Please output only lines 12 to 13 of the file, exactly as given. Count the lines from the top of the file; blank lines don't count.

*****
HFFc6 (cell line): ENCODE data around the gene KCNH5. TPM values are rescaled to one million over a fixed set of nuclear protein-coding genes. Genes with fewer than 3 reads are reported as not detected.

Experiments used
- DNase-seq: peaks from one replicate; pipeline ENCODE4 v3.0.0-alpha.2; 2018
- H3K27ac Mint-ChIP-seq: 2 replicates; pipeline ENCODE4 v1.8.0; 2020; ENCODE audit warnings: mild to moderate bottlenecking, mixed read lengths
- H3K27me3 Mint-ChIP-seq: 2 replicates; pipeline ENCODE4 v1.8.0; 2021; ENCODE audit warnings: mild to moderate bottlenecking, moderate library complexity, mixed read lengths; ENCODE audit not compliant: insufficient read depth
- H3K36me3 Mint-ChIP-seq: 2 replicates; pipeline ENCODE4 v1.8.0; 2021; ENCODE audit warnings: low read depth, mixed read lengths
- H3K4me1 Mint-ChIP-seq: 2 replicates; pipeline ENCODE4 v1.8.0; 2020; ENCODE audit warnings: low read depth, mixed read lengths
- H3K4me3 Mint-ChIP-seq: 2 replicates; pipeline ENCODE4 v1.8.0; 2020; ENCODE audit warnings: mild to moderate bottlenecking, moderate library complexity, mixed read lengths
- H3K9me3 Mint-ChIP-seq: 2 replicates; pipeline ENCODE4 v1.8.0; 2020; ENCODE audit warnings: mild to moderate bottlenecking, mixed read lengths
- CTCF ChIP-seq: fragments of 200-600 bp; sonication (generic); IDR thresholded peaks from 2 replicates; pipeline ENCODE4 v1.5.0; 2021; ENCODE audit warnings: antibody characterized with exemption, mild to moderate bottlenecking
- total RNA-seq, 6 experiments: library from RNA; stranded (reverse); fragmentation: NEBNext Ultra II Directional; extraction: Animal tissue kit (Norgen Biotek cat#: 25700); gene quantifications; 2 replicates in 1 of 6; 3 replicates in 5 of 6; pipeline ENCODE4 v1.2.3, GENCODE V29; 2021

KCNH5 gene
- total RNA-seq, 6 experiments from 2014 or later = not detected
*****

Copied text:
KCNH5 gene
- total RNA-seq, 6 experiments from 2014 or later = not detected